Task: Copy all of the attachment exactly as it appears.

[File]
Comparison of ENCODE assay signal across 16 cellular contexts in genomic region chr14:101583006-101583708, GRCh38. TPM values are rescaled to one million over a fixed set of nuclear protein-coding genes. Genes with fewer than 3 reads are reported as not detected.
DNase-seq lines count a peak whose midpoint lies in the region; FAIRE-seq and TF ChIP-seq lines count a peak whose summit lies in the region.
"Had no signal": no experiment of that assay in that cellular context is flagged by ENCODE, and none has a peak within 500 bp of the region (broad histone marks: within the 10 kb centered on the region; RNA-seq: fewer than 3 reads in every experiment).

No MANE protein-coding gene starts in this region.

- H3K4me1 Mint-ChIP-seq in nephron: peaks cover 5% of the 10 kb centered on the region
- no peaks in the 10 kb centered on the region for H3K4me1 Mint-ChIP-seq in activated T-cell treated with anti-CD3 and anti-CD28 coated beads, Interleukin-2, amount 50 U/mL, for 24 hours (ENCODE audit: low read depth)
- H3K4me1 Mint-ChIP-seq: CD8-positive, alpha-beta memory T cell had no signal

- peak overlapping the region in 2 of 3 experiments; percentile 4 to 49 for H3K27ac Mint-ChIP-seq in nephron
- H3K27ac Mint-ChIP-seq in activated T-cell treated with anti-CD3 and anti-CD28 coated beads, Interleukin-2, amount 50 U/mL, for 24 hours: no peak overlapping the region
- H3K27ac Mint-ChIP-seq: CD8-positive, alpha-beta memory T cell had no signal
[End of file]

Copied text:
Comparison of ENCODE assay signal across 16 cellular contexts in genomic region chr14:101583006-101583708, GRCh38. TPM values are rescaled to one million over a fixed set of nuclear protein-coding genes. Genes with fewer than 3 reads are reported as not detected.
DNase-seq lines count a peak whose midpoint lies in the region; FAIRE-seq and TF ChIP-seq lines count a peak whose summit lies in the region.
"Had no signal": no experiment of that assay in that cellular context is flagged by ENCODE, and none has a peak within 500 bp of the region (broad histone marks: within the 10 kb centered on the region; RNA-seq: fewer than 3 reads in every experiment).

No MANE protein-coding gene starts in this region.

- H3K4me1 Mint-ChIP-seq in nephron: peaks cover 5% of the 10 kb centered on the region
- no peaks in the 10 kb centered on the region for H3K4me1 Mint-ChIP-seq in activated T-cell treated with anti-CD3 and anti-CD28 coated beads, Interleukin-2, amount 50 U/mL, for 24 hours (ENCODE audit: low read depth)
- H3K4me1 Mint-ChIP-seq: CD8-positive, alpha-beta memory T cell had no signal

- peak overlapping the region in 2 of 3 experiments; percentile 4 to 49 for H3K27ac Mint-ChIP-seq in nephron
- H3K27ac Mint-ChIP-seq in activated T-cell treated with anti-CD3 and anti-CD28 coated beads, Interleukin-2, amount 50 U/mL, for 24 hours: no peak overlapping the region
- H3K27ac Mint-ChIP-seq: CD8-positive, alpha-beta memory T cell had no signal